Brooklyn took down the Thunder a week ago Thursday in Mexico City without the injured Jeremy Lin and D’Angelo Russell ... and hours after trading Trevor Booker and waiving Sean Kilpatrick. Then Saturday, the Knicks, playing without Kristaps Porzingis, beat the Thunder at home in the Garden.
Is this a lesson on how the “right way” of building a team, with patience and non traditional methods, is better than throwing some great players into an odd mix where there’s only one ball? It can happen, but in New York, it’s supposed to be a no-no. Owners and GM’s of New York teams across the fields, courts and rinks of the metropolitan area have long adhered to the principle that you can’t rebuild in New York. Fans will have none of it.
And yet, it’s happening. Both New York NBA teams have rosters of young players and owners who are (so far) letting their front offices plan for the long term, not the quick fix.
As Fred Kerber wrote Friday, “When the two teams met Thursday at Barclays Center, there were 20 — count ’em, 20 — players age 25 or younger on the twin 17-man rosters for both team.”
Not counting the Nets two-way players, Jacob Wiley and Yakuba Ouattara, Brooklyn has nine players 25 and under: Jarrett Allen, 19; D’Angelo Russell, 21; Jahlil Okafor, Isaiah Whitehead and Rondae Hollis-Jefferson, all 22; Caris LeVert 23; Spencer Dinwiddie and Nik Stauskas, both 24; and Allen Crabbe, 25.
The Knicks have eight: Frank Ntilikina, 19; Kristaps Porzingis 22; Willy Hernangomez Damyean Dotson. 23; Ron Baker, 24; Tim Hardaway Jr., Enes Kanter and Doug McDermott all 25.
The Nets, who’ve been shuffling players since Sean Marks took over 22 months ago, got a lot younger with last week’s trade, sending out the 30-year-old Trevor Booker and 27-year-old Sean Kilpatrick while adding Okafor (then 21!) and Stauskas. The Nets are now the ninth youngest team in the league. The Knicks are a little older, but they have Porzingis, the best player in the city.
Not all the Nets youth moves have worked out, of course. K.J. McDaniels and Archie Goodwin, who the Nets brought up at the end of last season, didn’t make it, were waived and are in the D-League.
But unlike the early years in Brooklyn, the Nets aren’t just throwing great (or formerly great) players on the court in hopes that they’ll mesh (they didn’t). It’s not just getting younger, it’s developing a plan, as Kenny Atkinson told Kerber, citing the teams’ program for integrating Okafor and Stauskas.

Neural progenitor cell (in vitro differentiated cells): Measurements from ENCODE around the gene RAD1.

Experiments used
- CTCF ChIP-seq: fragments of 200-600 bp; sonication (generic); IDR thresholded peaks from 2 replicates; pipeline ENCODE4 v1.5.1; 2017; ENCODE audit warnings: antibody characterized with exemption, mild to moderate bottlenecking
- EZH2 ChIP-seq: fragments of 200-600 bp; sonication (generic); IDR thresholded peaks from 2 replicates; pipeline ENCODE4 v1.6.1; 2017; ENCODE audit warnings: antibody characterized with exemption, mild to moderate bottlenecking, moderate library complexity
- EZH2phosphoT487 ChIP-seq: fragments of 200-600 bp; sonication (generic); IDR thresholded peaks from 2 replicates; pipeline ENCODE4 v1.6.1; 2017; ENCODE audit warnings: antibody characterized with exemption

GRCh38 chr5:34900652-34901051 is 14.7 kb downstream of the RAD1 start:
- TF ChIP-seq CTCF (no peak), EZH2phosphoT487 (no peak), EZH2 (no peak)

“The analytics we look at obviously. We have a pretty all-consuming plan for these guys,” Atkinson said. “The performance part is huge. … the mental part, the maturity. Like Spencer [Dinwiddie] last year was having problems sometimes bringing the ball up the court. It was confidence, not skill. And the last part, we work with these guys individually.”
The Nets also have invested heavily in the G-League. They have yet to find the diamond in the rough, but have used the league to give players like Whitehead time on the court. He’s done well with the double duty. Two days after he scored 32 for the Long Island Nets late last month, he dropped 24 for the Brooklyns.
How have the fans reacted? Attendance hasn’t changed much in the two years since Marks talked about long term planning. They’re 26th this year, were 27th in 2015-16. TV ratings are up a bit after being the worst in the NBA. (The Knicks have dropped without Carmelo Anthony. They’re ninth this season after being fifth the last two years.)
Anecdotally, fans seem more excited with the Nets going younger, taking risks on players like Russell and Okafor.
To be fair, both the Nets and Knicks were basically forced into rebuilds. Brooklyn’s disastrous 2013 trade denuded them of all their first round picks from 2014 through this year. And try as they might, the Knicks could never get what they needed from Melo.
So far, the Knicks moves are working out better, at least in the short run. They have The Unicorn. The Nets have been hurt by injuries and started from a deeper hole, thanks to Billy King.
No one seems worried on the east side of the East River. And if you’re going to do it this way, you better be more than just patient. You’d better be a saint.
- There’s a strange basketball feeling in this city — hope - Fred Kerber - New York Post